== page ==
My age and number of children may mean I can no longer remember much more than a week in the past, but 2013 seems to have been a particularly good year for books. Whether the standard is high, or I’ve been lucky I’m not sure, but I’ve thought ‘This is the best book I’ll read this year’, so many times, that singling one out for that honour is nigh on impossible. Instead here are a few of the books I loved, in no particular order.


the machine

Things started well with Jonathan Trigell’s Genus. A dystopian vision that chimed with my own political opinions and post Christmas come-down. Another early and occasionally depressing read was James Smythe’s bleak vision of the future, The Machine. A retelling of Frankenstein, this was probably the most technically proficient novel I read of 2013. The tale is elegantly constructed, and is a powerful meditation on love, loss and above all, identity.



Countering the darkness of those dystopian early reads was Tom Winter’s bittersweet Lost and Found, a book that had me laughing aloud numerous times. A chronicle of mundane lives in suburbia, this is the only book I’ve read this year that you could give as a gift to absolutely anybody. It’s such a sharply observed and warming tale that it’s hard to imagine anybody not liking it.  It is the perfect gift. If the person doesn’t like it they are probably dead, or at the very least suffering from a rotten heart.  This book also has a place in my (non-rotten) heart as it contains my first (and only) review quote inside the paperback addition.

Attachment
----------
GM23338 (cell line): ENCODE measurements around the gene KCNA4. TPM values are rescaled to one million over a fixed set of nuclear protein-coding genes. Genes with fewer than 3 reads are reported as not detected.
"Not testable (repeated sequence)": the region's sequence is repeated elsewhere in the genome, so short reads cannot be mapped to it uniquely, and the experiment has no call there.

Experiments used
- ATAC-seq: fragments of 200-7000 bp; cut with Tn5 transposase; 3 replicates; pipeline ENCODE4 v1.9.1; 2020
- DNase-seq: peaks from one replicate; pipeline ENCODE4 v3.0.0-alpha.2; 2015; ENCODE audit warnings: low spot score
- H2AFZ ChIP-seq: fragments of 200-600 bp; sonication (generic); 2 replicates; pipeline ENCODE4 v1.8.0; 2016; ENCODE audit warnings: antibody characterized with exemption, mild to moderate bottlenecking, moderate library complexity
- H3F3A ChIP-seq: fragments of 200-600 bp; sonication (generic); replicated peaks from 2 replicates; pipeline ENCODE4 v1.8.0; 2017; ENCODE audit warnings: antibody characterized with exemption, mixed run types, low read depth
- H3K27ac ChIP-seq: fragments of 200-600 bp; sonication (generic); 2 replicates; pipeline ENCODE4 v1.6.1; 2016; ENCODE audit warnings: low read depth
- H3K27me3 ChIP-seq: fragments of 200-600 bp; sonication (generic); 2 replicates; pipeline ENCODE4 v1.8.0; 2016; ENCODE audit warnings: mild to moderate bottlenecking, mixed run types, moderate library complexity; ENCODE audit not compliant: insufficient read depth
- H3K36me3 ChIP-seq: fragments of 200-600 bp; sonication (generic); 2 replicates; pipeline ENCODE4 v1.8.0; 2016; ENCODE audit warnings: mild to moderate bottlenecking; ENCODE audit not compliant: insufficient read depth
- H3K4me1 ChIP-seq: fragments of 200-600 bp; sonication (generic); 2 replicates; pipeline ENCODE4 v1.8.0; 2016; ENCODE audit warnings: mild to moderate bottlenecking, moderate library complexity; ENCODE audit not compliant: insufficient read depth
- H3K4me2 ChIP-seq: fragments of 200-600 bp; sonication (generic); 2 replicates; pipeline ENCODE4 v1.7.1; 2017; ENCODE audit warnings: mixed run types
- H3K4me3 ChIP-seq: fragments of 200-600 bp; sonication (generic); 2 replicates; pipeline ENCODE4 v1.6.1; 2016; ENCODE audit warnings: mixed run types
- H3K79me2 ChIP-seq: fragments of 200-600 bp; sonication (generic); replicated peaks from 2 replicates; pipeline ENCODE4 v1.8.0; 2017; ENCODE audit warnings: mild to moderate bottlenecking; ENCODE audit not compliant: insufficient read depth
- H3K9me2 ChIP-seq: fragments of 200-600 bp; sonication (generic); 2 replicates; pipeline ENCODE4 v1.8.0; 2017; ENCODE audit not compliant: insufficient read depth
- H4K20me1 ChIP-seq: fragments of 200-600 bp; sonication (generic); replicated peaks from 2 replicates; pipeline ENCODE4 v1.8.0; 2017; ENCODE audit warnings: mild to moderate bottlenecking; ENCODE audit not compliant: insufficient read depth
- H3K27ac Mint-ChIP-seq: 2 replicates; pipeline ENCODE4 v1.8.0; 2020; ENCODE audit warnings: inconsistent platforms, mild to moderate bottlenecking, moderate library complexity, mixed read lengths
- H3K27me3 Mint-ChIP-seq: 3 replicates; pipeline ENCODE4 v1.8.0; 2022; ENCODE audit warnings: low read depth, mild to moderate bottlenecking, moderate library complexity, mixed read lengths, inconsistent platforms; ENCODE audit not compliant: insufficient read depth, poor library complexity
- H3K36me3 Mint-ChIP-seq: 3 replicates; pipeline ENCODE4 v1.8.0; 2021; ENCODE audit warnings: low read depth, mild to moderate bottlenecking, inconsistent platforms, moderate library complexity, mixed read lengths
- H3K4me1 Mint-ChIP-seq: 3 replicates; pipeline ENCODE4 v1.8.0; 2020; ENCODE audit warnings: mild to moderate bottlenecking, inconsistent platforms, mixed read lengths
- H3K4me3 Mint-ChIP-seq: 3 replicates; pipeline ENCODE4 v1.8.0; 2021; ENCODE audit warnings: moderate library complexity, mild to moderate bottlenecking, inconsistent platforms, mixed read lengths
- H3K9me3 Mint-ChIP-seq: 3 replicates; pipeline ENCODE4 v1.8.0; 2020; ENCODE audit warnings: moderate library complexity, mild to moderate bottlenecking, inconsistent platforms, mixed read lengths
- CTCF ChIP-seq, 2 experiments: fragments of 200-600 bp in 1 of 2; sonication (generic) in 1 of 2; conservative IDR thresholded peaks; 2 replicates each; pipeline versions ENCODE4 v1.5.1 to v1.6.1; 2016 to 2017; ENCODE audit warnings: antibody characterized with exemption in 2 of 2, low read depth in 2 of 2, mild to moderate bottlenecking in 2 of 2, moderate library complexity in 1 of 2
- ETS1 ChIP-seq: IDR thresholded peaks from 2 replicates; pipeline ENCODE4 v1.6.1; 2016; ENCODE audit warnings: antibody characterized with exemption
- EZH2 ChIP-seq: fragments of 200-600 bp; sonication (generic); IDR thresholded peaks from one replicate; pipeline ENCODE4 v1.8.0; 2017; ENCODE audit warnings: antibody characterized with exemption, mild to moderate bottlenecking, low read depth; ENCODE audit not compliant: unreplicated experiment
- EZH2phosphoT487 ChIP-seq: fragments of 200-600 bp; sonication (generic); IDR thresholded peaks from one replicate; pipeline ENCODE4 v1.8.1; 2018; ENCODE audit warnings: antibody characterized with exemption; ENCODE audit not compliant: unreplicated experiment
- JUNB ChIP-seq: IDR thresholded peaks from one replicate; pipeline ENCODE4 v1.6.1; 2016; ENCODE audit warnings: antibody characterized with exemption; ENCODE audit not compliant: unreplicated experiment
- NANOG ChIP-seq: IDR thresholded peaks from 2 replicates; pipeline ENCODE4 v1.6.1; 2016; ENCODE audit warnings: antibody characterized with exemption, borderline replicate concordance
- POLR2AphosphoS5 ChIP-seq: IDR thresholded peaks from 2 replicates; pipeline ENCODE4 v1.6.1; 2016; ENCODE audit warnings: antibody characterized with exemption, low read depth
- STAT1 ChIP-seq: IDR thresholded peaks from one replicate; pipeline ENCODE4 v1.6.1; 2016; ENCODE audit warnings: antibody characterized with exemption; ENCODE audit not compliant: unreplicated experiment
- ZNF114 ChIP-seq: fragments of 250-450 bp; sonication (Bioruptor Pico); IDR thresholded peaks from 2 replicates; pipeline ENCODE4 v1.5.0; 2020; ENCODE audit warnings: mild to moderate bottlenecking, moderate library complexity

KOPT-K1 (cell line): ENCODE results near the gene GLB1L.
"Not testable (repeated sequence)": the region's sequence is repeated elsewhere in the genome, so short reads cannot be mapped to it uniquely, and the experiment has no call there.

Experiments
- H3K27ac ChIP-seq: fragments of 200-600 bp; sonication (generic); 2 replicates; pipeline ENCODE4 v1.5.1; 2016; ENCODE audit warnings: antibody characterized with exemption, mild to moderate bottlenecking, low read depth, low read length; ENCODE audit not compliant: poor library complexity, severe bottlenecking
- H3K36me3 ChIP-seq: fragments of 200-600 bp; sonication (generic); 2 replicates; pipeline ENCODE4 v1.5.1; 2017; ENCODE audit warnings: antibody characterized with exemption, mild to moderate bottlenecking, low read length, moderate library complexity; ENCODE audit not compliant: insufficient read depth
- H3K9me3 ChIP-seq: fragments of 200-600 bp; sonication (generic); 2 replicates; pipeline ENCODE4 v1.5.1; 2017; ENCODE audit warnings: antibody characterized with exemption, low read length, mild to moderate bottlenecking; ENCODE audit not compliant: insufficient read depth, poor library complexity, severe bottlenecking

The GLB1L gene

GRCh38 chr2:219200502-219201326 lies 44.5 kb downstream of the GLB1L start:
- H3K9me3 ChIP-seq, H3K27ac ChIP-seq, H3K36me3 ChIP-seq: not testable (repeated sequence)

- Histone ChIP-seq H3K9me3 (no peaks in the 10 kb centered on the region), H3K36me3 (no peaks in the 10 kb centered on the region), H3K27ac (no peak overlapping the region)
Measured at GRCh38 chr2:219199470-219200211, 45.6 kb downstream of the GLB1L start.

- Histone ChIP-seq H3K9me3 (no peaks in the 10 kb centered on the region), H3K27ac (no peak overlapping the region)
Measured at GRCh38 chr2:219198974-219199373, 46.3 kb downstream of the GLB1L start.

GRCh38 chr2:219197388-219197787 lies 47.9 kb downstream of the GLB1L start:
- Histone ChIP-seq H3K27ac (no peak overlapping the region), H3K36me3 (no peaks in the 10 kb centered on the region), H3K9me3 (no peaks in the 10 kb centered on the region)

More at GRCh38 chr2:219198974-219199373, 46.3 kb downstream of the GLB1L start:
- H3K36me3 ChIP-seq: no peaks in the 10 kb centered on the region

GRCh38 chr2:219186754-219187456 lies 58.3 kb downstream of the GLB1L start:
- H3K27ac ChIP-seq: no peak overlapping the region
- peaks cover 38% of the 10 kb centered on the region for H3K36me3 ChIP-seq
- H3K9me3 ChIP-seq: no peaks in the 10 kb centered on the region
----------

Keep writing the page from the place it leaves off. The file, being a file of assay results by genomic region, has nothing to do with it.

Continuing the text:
humansWinter’s book was the first of many contemporary novels I read this year, whose light tone belied their seriousness and emotional impact. In addition to Lost and Found, The Humans by Matt Haig, The Universe Versus Alex Woods by Gavin Extance and The Coincidence Authority by JW Ironmonger all had me laughing and crying in equal measure.  Haig’s story of an alien trapped inside a physics professors’ body, doubles as a handbook to human existence; the Hitchhiker’s Guide to Humanity, if you will. It puts Haig in the same league as Douglas Adams.


Ironmonger (who wins, hands down, the best author surname of 2013) had me in pieces with his novel about fate and African child armies. It’s a disarming and arresting work of fiction, which opened up my eyes to my own ignorance.  Robin Sloan, combines typography, books, codes and Google in his quirky, nerdy tale Mr Penumbra’s 24 hr Bookstore. It’s hard to imagine anything better than a vertiginous perennially opened bookshop and as such Mr Sloan wins the prize for literary construct of the year.

alex woods

And then there’s Alex Woods. I almost didn’t read this book, it’s conceit sounding trite, but it blew me away.  This in part is because its subject matter had a deep personal significance.  It’s clear headed and endearing narrator helped me sort through my own jumble of emotions about my father’s battle with degenerative illness and just exactly what his exit from this earth might be. I said it a lot this year, but this is what books are for.